I recently attended the James Beard Foundation Awards, the Oscars or Grammys of the restaurant world, where every top toque in the United States congresses to (hopefully) receive awards, shake hands, talk food, have a good time and, of course, eat.
As per usual, the awards were held at New York City's Lincoln Center. And as chefs and food personalities were walking in on the red carpet, I accosted them and asked one simple question:
What is the best restaurant city in the world right now?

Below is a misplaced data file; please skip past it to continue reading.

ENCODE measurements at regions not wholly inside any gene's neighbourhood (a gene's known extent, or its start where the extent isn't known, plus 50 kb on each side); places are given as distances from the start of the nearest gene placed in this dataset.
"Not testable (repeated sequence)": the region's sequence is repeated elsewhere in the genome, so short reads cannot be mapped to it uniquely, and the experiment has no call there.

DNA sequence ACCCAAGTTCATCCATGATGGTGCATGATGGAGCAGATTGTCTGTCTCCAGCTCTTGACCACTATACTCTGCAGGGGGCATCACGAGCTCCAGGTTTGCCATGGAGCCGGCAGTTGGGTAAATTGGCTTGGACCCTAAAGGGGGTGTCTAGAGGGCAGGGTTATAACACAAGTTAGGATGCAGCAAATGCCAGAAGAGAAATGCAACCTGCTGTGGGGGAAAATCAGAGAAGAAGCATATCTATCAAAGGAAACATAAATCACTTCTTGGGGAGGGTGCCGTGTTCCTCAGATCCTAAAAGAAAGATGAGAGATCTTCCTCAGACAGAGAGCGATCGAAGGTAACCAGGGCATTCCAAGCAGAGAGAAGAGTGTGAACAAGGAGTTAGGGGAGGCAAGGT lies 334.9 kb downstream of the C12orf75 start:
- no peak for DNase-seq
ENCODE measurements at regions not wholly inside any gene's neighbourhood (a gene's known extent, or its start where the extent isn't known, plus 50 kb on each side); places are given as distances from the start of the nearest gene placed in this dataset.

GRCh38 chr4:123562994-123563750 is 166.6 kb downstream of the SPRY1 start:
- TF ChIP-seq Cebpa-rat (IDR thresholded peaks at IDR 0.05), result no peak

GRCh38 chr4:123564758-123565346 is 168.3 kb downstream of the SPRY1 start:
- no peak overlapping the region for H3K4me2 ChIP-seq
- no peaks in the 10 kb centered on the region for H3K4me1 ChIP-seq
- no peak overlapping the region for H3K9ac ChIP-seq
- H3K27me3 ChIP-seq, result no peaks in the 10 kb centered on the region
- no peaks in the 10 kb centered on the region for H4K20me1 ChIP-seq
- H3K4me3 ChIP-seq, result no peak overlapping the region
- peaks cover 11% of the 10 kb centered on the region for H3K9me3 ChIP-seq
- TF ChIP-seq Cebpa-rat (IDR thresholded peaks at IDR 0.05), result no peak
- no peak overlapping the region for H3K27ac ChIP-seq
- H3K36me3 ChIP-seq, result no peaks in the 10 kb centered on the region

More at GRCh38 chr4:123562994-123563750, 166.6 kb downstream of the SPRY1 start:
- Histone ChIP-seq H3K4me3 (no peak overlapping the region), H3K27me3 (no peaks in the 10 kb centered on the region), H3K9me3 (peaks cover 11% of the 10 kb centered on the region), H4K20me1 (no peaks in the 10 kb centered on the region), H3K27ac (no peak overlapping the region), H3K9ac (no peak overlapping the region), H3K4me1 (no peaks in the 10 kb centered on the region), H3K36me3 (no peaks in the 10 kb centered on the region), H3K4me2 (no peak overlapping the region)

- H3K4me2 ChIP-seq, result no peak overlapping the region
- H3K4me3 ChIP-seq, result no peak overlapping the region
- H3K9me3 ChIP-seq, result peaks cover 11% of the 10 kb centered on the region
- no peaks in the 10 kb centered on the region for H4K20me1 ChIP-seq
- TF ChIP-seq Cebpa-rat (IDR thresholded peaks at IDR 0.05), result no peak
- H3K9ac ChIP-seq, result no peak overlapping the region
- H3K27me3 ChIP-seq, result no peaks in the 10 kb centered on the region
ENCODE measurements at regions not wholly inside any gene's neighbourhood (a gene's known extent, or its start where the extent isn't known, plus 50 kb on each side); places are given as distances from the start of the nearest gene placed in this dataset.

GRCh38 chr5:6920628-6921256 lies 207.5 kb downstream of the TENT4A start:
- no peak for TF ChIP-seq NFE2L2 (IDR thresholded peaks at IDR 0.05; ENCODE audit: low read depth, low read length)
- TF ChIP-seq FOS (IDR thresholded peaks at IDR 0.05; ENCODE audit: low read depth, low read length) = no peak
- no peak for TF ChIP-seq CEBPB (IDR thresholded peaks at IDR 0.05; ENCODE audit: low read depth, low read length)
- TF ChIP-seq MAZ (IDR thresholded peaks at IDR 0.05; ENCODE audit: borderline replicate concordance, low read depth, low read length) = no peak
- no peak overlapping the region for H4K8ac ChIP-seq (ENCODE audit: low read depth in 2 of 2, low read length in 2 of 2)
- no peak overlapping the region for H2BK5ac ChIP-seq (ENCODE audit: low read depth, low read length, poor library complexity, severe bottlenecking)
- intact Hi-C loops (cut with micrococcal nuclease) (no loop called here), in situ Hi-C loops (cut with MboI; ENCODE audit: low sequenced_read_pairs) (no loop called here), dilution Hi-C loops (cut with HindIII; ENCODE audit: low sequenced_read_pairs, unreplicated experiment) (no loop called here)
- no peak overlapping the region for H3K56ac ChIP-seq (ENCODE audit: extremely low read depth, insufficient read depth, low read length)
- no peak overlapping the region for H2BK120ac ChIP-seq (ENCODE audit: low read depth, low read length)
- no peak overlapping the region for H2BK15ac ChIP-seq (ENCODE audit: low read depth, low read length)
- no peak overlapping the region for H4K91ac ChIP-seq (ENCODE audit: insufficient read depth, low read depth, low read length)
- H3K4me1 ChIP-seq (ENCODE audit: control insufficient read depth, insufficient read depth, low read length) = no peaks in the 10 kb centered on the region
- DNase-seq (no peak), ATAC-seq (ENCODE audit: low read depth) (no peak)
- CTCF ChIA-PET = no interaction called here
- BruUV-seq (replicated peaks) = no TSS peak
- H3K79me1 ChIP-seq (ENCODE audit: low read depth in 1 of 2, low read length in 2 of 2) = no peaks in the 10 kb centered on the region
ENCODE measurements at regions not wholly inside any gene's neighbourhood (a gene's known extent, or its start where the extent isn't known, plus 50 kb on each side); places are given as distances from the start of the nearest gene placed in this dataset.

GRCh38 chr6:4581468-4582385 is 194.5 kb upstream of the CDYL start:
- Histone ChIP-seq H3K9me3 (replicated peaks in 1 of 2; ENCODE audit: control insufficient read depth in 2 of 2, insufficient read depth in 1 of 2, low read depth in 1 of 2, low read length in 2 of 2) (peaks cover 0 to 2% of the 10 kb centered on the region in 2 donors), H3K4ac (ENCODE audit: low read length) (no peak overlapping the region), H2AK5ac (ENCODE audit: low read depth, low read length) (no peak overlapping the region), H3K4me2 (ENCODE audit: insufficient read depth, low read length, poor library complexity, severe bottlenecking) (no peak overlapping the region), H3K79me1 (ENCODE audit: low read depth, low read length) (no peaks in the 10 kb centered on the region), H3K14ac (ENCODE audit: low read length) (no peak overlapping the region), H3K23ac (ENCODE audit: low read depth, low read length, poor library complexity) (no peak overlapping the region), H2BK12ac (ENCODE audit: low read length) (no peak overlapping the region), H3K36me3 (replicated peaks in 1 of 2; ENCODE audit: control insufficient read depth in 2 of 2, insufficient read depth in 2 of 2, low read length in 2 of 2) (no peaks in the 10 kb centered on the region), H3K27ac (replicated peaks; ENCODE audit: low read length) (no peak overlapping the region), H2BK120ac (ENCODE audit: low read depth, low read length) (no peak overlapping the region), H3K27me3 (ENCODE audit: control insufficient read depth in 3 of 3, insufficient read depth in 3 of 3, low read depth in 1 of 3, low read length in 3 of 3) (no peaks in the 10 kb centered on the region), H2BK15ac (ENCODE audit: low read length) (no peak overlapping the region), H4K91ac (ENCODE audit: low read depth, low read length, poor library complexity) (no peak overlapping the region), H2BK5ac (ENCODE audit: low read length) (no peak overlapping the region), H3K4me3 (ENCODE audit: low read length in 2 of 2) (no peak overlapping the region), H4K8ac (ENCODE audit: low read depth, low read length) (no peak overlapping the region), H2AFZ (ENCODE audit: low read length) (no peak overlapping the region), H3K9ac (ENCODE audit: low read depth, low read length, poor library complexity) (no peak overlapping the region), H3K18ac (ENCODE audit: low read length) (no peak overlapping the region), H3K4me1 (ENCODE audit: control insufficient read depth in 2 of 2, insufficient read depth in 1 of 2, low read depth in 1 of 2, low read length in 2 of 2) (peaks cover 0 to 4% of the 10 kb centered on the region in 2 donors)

Meet Wilson Garcia. He's like the Clark Kent/Superman of his workplace in Cartagena, Colombia. He looks, by first appearances, like an ordinary security guard, the ubiquitous sort one sees all over this handsome Colombian city. But look closer and you might get a clue as to his other job: he doubles as the official caretaker of Mateo, the on-property pet of the Santa Clara Sofitel hotel. Mateo is a toucan and hangs out in the courtyard of the 17th-century former convent that houses the hotel. I sat down with Garcia to ask him what it's like to be the official caretaker of an exotic bird.